The Maharajahs' Express, Rajasthan

This express experience is fit for an Indian prince, or princess. On the Majarajahs’ Express, opulence and flamboyance are just as important as superior seating and spacious, en suite sleeper cabins. Get a taste of colonial-style grandeur as you gently trundle around Rajasthan’s Golden Triangle by train.

Who were India's Maharajahs?

Traditionally, the Maharajahs were India’s great rulers or kings, men of noble blood. When the British Raj took control of two thirds of India in 1858, the remaining third was divided into 'princely states' to be overseen by Indians. These state governors were quickly elevated to Maharajah status despite some only being in charge of a small town or several villages. The romance and luxury of rail has long been associated with India’s Maharajahs who'd fill entire carriages with their entourage for the purpose of formal functions or recreational pastimes, including hunting trips in the jungles of Central India. Many Maharajahs ordered the construction of their own train lines purely for personal pleasure, and their private carriages would exude pomp and regal finery to display their wealth and status.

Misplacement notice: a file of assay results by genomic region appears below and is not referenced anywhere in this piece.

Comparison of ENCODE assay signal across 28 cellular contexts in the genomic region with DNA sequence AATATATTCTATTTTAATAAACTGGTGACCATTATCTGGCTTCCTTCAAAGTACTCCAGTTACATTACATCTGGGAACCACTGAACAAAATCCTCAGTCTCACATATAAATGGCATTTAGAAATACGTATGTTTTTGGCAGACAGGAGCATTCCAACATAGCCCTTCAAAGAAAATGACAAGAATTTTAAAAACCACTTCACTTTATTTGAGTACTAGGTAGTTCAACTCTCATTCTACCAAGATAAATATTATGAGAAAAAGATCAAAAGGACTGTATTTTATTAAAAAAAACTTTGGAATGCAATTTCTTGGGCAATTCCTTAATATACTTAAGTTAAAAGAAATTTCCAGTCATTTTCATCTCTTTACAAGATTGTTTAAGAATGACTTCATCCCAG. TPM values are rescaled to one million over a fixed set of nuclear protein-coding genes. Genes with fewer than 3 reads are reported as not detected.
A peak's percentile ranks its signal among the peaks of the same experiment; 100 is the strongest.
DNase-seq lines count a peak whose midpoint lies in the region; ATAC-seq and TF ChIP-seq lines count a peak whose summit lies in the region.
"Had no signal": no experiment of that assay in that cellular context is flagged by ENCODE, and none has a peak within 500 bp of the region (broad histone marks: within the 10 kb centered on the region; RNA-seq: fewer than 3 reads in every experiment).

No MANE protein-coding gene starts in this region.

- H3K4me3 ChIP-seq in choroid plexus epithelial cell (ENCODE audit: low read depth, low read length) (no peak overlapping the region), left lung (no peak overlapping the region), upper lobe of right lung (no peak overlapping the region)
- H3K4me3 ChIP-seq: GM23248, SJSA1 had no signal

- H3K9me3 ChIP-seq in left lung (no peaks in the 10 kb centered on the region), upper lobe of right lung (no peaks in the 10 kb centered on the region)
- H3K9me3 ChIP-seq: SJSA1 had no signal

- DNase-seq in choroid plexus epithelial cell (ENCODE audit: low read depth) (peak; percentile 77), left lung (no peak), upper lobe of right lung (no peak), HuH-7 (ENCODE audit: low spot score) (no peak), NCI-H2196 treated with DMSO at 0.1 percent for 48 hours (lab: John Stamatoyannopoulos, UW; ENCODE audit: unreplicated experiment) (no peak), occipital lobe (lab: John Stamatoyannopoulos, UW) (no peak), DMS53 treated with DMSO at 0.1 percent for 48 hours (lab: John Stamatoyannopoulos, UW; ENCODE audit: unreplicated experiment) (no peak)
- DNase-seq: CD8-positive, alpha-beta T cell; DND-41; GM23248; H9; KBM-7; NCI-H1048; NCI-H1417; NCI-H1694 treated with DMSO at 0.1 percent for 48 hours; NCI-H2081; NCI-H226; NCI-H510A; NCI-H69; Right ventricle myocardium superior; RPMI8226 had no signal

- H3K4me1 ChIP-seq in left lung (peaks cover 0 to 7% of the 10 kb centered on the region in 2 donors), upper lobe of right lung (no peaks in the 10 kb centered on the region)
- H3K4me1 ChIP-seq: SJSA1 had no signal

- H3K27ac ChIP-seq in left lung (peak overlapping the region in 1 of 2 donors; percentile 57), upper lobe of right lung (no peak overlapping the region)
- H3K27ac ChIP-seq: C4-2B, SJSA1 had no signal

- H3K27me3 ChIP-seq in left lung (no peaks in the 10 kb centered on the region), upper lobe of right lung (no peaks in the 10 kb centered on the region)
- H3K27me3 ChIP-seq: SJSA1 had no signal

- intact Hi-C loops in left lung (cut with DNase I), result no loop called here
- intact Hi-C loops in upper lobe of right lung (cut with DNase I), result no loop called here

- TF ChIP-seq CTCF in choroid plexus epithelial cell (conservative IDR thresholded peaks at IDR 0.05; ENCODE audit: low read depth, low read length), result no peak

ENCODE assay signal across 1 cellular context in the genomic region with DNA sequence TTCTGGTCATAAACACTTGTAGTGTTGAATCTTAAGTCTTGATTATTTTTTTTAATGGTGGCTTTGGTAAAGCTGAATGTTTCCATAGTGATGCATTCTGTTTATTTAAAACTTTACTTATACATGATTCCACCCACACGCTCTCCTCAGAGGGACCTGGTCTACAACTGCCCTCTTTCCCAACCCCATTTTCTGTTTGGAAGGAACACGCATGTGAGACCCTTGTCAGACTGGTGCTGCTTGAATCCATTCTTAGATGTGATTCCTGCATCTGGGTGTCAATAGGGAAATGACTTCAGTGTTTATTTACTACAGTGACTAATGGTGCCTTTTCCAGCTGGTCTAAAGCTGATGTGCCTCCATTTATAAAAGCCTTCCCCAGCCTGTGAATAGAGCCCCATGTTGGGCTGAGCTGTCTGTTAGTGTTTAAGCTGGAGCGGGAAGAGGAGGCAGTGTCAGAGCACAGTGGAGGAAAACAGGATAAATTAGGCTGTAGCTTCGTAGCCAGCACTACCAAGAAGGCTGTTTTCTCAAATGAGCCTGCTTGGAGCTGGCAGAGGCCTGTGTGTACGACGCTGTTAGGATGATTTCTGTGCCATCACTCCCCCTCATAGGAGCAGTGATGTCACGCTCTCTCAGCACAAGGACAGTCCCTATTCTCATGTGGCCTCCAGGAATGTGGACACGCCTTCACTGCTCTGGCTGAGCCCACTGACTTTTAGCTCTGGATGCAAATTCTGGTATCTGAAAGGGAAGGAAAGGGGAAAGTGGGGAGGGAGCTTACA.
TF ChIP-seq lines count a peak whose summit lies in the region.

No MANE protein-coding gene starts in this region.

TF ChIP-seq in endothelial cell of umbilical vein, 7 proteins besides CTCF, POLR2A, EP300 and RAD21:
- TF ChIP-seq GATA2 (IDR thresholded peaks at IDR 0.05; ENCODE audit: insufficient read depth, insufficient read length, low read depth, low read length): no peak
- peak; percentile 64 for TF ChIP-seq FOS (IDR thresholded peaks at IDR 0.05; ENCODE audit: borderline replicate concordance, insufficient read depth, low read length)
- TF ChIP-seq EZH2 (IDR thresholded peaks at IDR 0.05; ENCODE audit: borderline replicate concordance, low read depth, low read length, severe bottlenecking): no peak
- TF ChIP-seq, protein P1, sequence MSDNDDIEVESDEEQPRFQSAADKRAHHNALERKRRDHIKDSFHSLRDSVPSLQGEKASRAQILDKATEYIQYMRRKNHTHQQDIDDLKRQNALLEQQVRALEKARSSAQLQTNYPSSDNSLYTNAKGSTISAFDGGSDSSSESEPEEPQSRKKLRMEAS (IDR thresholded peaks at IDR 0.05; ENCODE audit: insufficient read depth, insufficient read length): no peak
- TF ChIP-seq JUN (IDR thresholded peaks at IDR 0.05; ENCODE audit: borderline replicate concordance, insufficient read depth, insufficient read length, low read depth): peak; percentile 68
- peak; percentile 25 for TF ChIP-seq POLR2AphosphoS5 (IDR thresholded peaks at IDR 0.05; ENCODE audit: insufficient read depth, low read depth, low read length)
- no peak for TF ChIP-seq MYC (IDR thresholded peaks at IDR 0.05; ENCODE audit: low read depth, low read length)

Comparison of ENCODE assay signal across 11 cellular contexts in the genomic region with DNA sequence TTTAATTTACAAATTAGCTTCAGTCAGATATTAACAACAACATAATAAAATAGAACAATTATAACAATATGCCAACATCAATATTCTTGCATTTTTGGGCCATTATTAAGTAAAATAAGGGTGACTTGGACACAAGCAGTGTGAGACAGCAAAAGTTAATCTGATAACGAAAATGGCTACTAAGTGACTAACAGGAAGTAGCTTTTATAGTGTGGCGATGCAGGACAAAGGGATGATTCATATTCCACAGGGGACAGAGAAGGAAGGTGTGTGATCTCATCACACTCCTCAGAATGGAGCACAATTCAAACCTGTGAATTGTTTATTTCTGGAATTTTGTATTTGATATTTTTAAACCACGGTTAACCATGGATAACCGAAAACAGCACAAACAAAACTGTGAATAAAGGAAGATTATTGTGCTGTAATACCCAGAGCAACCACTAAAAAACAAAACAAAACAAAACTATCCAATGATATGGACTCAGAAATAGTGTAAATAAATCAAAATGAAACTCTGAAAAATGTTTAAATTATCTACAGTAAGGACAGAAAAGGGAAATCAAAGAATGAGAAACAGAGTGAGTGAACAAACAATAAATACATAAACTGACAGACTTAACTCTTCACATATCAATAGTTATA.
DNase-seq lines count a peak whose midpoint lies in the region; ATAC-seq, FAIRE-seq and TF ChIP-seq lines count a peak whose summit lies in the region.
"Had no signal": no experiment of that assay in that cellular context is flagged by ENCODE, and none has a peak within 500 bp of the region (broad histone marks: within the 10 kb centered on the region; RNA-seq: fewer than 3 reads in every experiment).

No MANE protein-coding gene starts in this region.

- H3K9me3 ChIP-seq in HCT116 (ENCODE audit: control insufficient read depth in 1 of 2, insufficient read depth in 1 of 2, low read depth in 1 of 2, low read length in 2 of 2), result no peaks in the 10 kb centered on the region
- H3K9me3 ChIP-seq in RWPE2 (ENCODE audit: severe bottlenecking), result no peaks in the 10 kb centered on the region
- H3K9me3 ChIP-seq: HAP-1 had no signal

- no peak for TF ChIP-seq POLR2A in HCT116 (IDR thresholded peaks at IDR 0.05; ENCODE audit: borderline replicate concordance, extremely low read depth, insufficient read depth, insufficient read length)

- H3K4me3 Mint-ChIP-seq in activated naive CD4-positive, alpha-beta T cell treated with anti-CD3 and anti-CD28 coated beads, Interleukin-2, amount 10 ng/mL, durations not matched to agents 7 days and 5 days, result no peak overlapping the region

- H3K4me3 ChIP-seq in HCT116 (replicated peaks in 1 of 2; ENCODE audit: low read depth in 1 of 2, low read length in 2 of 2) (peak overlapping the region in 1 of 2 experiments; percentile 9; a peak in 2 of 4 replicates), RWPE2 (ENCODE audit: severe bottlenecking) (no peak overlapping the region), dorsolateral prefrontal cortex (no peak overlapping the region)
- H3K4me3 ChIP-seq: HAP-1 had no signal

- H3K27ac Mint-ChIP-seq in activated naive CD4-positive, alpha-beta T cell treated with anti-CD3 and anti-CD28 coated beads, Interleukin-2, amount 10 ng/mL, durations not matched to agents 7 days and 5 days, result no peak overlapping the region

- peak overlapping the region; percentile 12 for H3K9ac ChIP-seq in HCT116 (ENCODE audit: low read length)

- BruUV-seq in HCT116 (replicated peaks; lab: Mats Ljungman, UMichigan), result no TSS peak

What is the Maharajahs' Express?

Although the Raj and the East India Company have long since departed, the elegance of the era prevails on contemporary luxury trains such as the Maharajahs’ Express. Art deco interiors, featuring intricate carvings and silk-embroidered tapestries, are more than a match for 5-star hotels. Modern facilities combine with exquisite service and sheer nostalgia for an extra special experience. The observation compartments, English-speaking guides and a 24hr point of contact ensure passengers never miss a thing, either on or off the train.

Comparable to the Orient Express in terms of elegance and grandeur, the modern Maharajahs' Express – the inaugural journey was in 2010 – allows passengers to become acquainted with the finer things in life without overcrowded carriages or pre-packed sarnies, curling up at the corners. In fact, the dining car often becomes a trip highlight with bubbles, brunch banquets and extravagant evening eating encouraging eyebrows to rise and moustaches to twirl.